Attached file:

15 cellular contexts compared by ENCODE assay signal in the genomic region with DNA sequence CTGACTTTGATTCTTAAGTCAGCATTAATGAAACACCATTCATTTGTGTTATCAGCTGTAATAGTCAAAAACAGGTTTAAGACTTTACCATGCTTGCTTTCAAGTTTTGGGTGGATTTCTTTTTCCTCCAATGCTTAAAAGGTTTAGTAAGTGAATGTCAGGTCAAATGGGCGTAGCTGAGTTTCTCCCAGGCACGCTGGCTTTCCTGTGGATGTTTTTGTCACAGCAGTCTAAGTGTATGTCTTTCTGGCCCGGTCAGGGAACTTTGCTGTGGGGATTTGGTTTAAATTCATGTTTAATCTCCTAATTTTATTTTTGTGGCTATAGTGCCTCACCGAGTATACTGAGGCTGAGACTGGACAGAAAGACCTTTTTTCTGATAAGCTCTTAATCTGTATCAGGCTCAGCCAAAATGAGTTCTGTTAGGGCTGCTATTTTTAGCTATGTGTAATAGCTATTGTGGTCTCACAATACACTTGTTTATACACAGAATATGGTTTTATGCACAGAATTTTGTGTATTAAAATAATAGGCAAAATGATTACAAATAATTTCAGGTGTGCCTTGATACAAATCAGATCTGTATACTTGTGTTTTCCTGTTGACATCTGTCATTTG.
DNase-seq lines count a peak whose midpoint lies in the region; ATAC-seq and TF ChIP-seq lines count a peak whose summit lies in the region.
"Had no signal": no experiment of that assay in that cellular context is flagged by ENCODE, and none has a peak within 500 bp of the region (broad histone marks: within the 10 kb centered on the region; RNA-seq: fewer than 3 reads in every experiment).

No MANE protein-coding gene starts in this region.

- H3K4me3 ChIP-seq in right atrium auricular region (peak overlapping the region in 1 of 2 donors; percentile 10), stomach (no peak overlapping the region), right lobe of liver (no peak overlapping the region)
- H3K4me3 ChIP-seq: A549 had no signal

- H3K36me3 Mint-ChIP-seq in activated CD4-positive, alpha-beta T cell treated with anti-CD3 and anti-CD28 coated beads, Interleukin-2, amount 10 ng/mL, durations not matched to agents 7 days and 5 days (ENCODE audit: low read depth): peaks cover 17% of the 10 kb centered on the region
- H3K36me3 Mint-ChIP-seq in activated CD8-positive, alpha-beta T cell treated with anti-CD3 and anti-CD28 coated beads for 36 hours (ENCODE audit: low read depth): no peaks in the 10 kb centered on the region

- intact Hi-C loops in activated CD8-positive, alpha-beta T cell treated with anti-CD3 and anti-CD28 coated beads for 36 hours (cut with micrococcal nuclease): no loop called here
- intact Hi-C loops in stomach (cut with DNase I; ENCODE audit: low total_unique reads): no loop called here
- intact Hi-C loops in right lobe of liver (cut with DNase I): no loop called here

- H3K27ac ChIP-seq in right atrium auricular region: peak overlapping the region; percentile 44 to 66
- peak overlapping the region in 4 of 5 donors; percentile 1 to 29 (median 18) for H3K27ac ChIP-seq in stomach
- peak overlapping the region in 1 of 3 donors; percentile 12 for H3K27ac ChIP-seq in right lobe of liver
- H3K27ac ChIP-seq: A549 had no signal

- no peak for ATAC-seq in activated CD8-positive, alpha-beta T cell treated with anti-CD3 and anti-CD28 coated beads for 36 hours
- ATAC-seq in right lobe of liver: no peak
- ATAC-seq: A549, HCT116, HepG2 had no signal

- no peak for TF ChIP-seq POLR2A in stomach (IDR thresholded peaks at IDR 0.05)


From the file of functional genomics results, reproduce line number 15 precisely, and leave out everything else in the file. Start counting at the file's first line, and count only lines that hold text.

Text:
- H3K27ac ChIP-seq: A549 had no signal